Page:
In 2015 the ACM had for the first time prohibited a hospital merger, relying strongly on the opinion of the healthcare insurers that they would not be able to discipline the new entity.23 The parties appealed, but the Court upheld the decision of the ACM, holding that ACM was allowed to give much weight to the insurers' opinion and that the ACM was not obliged to accept the - behavioural - pricing remedy that the parties had proposed.24

In the Dutch Rusk case, ACM had prohibited the acquisition by private label rusk producer Continental Bakeries of branded rusk producer Bolletje, on the basis that private label and branded rusk form one product market. The parties argued that branded and private label products are two separate markets, notably because retailers source them in a different way and because the retail price is set differently. The Regulatory Industrial Organisation Appeals Court (CBb) held that the ACM had not conclusively refuted the parties' arguments and quashed the ACM's decision.25

On a more formal note, the Rotterdam District Court held that if a merger is notified to the ACM, the filing fee is due even if the ACM holds that the relevant transaction is not notifiable and the notification is subsequently withdrawn.26

iii Phase I decisions

Holland Pharma, a wholesaler of personal care products, notified the acquisition of DA, a rival wholesaler with an important personal care franchise. The ACM allowed the acquisition without remedies after ruling out foreclosure effects on the basis of the continued availability of other wholesalers.27 When Holland Pharma wanted to buy FACO, another wholesaler of personal care products, ACM decided to investigate the risks of foreclosure in Phase II (see also under Phase II cases, infra).28

Producer of hearing aids Sonova was allowed to buy AudioNova, a chain of hearing aid shops, subject to the divestment of only two shops.29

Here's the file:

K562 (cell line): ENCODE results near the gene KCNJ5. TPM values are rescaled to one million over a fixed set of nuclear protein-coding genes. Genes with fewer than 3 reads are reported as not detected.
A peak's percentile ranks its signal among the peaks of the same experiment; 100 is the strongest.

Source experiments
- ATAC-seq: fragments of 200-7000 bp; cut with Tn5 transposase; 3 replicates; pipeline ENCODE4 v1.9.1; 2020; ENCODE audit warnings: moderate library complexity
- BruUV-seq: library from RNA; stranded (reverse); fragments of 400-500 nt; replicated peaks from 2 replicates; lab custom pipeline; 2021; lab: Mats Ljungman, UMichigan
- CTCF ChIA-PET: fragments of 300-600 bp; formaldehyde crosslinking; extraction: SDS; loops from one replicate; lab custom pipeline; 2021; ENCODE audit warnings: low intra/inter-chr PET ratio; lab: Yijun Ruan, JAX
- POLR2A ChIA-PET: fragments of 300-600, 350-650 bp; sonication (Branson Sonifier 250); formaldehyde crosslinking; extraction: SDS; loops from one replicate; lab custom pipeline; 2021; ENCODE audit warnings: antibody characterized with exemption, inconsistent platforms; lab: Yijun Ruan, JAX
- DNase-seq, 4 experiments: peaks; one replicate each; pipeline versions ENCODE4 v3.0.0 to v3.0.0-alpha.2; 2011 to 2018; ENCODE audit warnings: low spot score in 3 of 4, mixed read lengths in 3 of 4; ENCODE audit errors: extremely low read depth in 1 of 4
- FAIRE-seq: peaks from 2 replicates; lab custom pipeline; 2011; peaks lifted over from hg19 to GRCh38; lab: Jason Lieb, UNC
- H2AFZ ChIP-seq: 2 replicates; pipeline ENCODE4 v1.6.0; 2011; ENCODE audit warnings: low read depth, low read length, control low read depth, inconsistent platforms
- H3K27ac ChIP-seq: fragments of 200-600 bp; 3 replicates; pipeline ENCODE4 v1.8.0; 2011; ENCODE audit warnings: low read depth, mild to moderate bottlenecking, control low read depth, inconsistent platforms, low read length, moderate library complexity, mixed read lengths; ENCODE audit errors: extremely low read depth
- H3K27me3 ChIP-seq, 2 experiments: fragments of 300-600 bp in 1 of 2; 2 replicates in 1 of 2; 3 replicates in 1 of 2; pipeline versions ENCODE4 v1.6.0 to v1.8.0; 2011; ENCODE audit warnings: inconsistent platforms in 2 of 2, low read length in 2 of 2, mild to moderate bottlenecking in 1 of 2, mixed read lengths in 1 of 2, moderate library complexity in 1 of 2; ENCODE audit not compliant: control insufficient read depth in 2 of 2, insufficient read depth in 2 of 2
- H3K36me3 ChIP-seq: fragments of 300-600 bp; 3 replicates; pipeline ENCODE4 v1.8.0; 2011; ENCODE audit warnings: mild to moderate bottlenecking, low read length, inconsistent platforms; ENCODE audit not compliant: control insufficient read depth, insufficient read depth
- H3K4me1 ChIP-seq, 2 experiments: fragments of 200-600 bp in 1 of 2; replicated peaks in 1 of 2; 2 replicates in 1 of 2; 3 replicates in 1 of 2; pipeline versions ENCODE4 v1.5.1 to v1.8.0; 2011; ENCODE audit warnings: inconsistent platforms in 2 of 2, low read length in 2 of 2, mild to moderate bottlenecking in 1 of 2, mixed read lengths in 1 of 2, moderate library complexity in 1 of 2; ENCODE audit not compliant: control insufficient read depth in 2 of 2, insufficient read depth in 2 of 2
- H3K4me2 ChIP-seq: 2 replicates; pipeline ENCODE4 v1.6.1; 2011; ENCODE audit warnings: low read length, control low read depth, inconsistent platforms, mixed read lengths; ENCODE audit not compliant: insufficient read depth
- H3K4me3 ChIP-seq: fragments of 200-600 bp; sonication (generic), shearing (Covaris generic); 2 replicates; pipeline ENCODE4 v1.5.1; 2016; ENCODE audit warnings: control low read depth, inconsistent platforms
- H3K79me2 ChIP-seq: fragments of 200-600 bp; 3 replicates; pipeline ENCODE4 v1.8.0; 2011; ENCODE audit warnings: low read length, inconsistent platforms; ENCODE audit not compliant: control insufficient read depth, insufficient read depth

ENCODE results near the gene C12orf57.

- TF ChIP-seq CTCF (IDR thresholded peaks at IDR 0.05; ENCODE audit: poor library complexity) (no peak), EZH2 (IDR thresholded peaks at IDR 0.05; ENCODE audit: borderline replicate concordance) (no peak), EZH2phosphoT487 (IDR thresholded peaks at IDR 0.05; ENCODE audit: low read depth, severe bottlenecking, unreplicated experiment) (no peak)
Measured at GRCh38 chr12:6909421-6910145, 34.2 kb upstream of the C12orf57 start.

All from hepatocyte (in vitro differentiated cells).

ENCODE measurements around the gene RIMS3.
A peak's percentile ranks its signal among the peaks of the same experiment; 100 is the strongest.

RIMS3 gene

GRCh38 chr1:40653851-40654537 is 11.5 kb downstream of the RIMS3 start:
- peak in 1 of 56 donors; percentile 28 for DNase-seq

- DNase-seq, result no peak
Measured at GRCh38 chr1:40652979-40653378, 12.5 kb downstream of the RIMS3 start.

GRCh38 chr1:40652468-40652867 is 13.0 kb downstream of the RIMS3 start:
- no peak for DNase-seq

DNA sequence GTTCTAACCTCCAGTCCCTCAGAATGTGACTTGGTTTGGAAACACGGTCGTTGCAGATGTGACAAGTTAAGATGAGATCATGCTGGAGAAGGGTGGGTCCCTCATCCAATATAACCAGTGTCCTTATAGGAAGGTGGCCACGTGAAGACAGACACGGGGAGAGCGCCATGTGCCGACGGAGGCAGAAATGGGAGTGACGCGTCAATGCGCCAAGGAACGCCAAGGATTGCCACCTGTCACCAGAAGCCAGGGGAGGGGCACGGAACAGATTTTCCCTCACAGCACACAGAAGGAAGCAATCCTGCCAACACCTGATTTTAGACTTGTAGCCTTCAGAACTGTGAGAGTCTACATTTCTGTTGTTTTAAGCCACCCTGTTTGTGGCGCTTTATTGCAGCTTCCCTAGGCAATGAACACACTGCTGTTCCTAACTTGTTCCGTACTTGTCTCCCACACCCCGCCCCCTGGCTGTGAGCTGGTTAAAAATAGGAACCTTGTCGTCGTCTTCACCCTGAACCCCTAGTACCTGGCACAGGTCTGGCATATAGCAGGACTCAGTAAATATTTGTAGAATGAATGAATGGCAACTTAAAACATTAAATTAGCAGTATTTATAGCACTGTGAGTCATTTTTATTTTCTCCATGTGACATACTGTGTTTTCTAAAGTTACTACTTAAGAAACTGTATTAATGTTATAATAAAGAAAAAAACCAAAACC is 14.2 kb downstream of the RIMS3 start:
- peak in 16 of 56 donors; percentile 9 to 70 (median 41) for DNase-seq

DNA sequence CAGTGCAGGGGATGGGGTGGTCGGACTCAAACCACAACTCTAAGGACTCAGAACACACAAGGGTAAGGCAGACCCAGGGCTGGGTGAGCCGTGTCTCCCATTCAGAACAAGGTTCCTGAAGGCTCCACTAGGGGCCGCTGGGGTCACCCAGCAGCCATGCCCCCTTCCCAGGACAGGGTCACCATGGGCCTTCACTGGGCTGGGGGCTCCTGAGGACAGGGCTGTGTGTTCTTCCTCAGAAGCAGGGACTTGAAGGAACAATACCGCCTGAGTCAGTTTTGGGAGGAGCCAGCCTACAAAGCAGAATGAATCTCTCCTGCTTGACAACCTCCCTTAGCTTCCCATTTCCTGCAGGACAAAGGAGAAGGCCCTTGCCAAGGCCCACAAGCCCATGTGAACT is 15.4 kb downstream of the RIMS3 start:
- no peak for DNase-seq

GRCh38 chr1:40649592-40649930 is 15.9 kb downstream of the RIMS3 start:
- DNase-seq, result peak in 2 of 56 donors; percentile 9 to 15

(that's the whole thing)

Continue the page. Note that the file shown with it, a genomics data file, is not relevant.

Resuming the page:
The acquisition of industrial bakery Bakkersland by its competitor Borgesius - being respectively the numbers one and two fresh bread producers - was allowed without remedies, but only after Borgesius had formally withdrawn from a joint venture with some other industrial bakers and had adjusted its notification accordingly.

Two mergers of local hospitals30 as well as two merger of homecare providers31 were allowed without remedies, but were discussed in detail in the decisions, at least in part due to the political attention for the healthcare sector. The proposed merger between the two university hospitals of Amsterdam - AMC and VUmc - was referred to Phase II. The ACM distinguished a market for basic hospital care where sufficient competition remained due to the presence of other ‘basic' hospitals in the Greater Amsterdam area, but saw a risk for competition on the market for ‘top competitive' hospital care.32

iv Phase II cases

ACM held that the acquisition of Mediq, active with a wholesale and franchise business in pharmaceutical products, by its competitor Brocacef would significantly reduce competition. On the market for the wholesale supply of pharmaceutical products to hospitals Mediq had to sell its relevant subsidiary. To address problems on numerous local retail markets, the parties had to sell 89 pharmacies and commit to not supply these with their wholesale business for a period of two years.33

The acquisition of FACO by Holland Pharma, both active with wholesale and franchise of personal care products (see also under Phase I cases infra), was allowed without remedies in Phase II. The ACM concluded that there are alternative personal care wholesalers available. On the retail market, the new entity would be disciplined by large vertically integrated retail chains.34

v Exemptions from the standstill period

The ACM granted an exemption of the mandatory standstill period before closing of a concentration is permitted on four occasions.35 They all involved an inevitable bankruptcy on the side of the target.

In one case concerning a chain of consumer retail stores, the ACM found that due to the bankruptcy of the target, suppliers refused to ship the spring and summer collections from China. The ACM granted an exemption because these collections were considered essential for the continuity of the stores and supply could not wait any longer due to shipping delays.36

At the bankruptcy of healthcare providers Victas and Intermetzo, the concern that the continuity of care was at risk, led to exemptions of the waiting period.37

It must be noted that the ACM is able to render an exemption form the standstill period much faster than in the recent past: in the cases of Scapino and Victas an exemption was even granted within a day.

vi Impact assessment reports

The ACM published two reports, one regarding the use of conjoint analysis in merger control and the other regarding the effects of hospital mergers on the quality of care.